Taking your dog out for a trip to the bathroom is a regularly scheduled part of your day. Sometimes twice or even three times, depending on the kinds of hours you keep and how active your dog is. However, there are instances when your dog could be needing to do his business more than usual, and that can be a cause for concern.
If you have noticed an increase in the number of times your dog needs to go outside, then it’s a matter that should be raised with your vet. There are several different causes for frequent urination in dogs; some of them are treatable, while others require more aggressive means of treatment.
Polyuria is the medical term for abnormally high urine production. Polyuria tends to go hand in hand with polydipsia, which is an increased level of thirst in dogs. Because urination draws water out of the dog’s system, too much urination can leave them feeling dehydrated, and drinking more water is required to keep these hydration levels balanced. Both conditions can be brought on by a number of factors, such as congenital abnormalities and the causes of renal failure.
Such congenital conditions include diabetes, dysfunction of the adrenal glands in producing steroid, and some psychological disorders. «Habit drinking» can lead to Polyuria and polydipsia, and can be misunderstood as diabetes. Kidney diseases, which can be congenital or caused by tumors, can also lead to these conditions, as the kidneys are responsible for the secretion of urea.
External factors could be responsible for Polyuria as well. Dogs with low protein diets can lead to the malfunction of the kidneys, which then produces too much urea that needs to be excreted from the body. Certain medications that are known to remove excess liquid from the body, typically known as diuretics, can also cause excessive urination in dogs. Lastly, there is age. As a dog gets older, there is an increased chance of hormone levels and organ function to decrease; this occurs naturally, and may lead to increased thirst and urination.
In diagnosing the problem, your vet is likely to keep your dog for a period of time for observation. The levels of thirst and urination will be measured and compared to what normal fluid levels and urination should be. A series of standard tests will also be conducted to ensure that the cause of increased thirst and urination are not the result of a more serious medical problem.
Your vet will conduct a blood count, a urinalysis, X-raying the renal system for any tumors or abnormal conditions, and an examination of the reproductive organs to determine hormone levels.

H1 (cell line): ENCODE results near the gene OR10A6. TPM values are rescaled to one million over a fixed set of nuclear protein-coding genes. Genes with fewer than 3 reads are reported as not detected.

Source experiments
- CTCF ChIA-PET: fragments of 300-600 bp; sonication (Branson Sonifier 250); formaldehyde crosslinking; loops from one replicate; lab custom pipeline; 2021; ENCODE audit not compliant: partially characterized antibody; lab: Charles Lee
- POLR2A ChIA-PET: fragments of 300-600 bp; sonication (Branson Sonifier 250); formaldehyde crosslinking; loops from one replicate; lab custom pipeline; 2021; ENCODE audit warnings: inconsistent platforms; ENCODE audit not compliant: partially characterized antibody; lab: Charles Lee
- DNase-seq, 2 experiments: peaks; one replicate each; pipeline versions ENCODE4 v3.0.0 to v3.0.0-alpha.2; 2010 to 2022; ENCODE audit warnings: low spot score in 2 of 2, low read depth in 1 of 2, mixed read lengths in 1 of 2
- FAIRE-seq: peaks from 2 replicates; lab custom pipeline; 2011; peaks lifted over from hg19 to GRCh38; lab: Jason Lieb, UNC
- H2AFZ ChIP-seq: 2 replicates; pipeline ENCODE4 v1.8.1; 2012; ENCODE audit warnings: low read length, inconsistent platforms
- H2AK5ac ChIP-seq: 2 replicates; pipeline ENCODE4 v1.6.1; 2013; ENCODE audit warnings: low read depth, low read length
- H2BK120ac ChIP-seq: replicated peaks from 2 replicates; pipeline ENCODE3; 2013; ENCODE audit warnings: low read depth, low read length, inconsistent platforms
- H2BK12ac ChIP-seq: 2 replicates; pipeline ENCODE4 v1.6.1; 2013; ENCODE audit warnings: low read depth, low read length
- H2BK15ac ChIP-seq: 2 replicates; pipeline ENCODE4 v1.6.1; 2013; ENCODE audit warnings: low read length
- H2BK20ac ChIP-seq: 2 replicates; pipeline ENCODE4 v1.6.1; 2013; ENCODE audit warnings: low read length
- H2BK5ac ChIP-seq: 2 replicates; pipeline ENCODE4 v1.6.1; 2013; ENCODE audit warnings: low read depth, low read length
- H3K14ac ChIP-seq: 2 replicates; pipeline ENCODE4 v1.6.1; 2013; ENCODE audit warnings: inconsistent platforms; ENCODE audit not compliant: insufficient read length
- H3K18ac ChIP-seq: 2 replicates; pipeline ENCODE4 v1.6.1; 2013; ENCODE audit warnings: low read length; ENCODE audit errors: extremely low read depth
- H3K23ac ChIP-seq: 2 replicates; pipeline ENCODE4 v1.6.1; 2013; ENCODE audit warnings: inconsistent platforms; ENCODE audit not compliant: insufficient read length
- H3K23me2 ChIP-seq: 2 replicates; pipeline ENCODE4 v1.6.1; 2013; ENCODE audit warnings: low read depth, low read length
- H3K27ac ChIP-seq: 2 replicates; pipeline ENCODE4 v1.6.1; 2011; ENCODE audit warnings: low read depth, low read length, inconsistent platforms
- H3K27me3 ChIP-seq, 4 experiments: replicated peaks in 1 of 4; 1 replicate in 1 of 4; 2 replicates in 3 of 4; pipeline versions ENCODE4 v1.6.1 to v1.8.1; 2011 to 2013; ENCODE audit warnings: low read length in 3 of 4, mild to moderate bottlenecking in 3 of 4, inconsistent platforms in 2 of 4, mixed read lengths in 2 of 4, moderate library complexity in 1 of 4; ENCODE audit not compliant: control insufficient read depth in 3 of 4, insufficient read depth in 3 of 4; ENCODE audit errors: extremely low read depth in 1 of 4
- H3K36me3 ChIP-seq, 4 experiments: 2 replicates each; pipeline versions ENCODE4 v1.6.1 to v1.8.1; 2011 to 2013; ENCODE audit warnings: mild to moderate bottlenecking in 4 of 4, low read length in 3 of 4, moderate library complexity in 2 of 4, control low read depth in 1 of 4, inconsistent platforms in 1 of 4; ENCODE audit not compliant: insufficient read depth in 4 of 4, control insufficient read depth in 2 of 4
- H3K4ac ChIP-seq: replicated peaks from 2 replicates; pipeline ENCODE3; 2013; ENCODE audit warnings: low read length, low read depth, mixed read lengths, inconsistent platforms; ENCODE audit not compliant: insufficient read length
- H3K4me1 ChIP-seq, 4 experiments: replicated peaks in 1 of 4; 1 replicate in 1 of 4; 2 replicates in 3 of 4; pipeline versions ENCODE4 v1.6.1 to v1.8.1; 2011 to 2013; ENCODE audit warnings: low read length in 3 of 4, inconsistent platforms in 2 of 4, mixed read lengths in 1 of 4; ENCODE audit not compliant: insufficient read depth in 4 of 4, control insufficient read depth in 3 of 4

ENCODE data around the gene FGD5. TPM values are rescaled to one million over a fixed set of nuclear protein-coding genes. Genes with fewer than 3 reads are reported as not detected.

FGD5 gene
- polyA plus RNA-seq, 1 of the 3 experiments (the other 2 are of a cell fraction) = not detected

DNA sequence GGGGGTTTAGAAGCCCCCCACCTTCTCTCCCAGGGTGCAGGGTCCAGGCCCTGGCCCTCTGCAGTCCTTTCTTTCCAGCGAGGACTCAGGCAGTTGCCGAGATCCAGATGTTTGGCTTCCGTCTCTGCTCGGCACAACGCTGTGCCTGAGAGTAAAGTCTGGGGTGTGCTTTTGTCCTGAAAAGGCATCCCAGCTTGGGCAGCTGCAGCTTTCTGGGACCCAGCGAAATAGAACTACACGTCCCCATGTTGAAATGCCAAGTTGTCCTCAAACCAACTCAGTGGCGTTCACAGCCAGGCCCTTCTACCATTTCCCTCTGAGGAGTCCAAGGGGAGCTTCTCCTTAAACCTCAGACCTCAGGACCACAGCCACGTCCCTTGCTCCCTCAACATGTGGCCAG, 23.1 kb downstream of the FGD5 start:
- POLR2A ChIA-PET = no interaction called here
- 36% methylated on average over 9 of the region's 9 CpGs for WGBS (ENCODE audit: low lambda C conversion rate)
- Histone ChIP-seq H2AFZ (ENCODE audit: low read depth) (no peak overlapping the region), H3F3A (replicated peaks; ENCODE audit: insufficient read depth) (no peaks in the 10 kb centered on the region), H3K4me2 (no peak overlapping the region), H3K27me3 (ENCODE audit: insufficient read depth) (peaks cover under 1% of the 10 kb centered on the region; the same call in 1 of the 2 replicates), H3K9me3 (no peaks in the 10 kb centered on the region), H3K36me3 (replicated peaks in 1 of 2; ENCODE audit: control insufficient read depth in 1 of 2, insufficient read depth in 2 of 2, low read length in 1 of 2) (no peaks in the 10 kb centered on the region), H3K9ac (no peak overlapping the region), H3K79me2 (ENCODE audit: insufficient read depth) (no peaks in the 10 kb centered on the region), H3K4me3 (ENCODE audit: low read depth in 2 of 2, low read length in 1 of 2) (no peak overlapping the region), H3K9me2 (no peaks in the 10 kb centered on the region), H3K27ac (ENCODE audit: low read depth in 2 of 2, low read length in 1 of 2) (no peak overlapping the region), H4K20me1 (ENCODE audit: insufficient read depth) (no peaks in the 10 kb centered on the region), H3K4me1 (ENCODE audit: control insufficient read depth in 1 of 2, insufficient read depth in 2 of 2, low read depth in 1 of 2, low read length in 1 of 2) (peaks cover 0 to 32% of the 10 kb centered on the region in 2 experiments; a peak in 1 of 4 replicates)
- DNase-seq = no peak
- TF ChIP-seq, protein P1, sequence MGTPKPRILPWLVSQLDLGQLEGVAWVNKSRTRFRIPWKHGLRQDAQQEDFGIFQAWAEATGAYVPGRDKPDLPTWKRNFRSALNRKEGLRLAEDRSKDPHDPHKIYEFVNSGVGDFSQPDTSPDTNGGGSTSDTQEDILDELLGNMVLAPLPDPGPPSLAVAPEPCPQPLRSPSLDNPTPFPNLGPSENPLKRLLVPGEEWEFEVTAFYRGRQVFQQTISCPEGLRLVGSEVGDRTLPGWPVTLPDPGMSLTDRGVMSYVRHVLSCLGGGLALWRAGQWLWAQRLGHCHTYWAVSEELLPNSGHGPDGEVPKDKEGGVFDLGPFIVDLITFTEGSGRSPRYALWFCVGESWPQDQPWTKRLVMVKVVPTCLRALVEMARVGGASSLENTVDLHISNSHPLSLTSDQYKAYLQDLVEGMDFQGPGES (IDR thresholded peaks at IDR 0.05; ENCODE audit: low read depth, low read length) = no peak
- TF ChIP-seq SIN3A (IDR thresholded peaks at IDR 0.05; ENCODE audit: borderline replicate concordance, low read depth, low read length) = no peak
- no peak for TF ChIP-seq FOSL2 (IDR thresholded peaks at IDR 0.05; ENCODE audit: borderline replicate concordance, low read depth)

Treatment for these conditions typically consists of outpatient procedures. If there is renal or hepatic failure, then it is likely that your dog will be undergoing surgery or aggressive treatment procedures in order to reverse any damage that may have already been caused.
Otherwise, if these have been ruled out, then there is very little that can be done, other than water limitation. Take the steps to ensure that your dog is sufficiently hydrated throughout the day. Your vet may prescribe that electrolytes be added in order to quell his desire to continuously drink. Continued observation is required in order to ensure that the condition doesn’t worsen or complications don’t develop.
A bladder infection can be quite painful for a dog, and makes it quite difficult for him to contain his urine. Also called bacterial cystitis, your dog may experience excessive urination, straining during the process of urination, or even the presence of blood in the urine. If you do notice any of the latter two symptoms, you should contact your vet immediately. A urinalysis will be taken in order to determine if a bladder infection exists. To know more about dog bladder infection, check out our article on the topic.
If a bladder infection is found to be present, your vet will likely prescribe an oral antibiotic to both clear the infection and prevent it from progressing to a kidney infection. After a period of two to three weeks, another urinalysis will be done to see if the infection has been eliminated. Urinary acidifiers can also be added to your dog’s diet in order to prevent the bacteria from sticking to the bladder wall. Adding blackberry or cranberry supplements/tablets to your dog’s food can help with this to promote healthy bladder function.
Bladder stones are also known for causing a lot of pain and can make it difficult for your dog to completely drain his bladder. This can lead to the need of more bathroom breaks. There may also be straining to urinate, as well as the presence of blood in the urine. They form from the buildup of minerals that are present within the urine, and gather together to form tiny crystals.
The minerals are typically excreted harmlessly through urine, so the growth of bladder stones can be the result of certain genetic dispositions, the concentration of minerals that are present in the blood, or whether there is the presence of a bacterial infection. Bladder stones are detected through the palpitation of the abdomen area or by X-Ray. Our piece on how to know if your dog has bladder stones is a good read.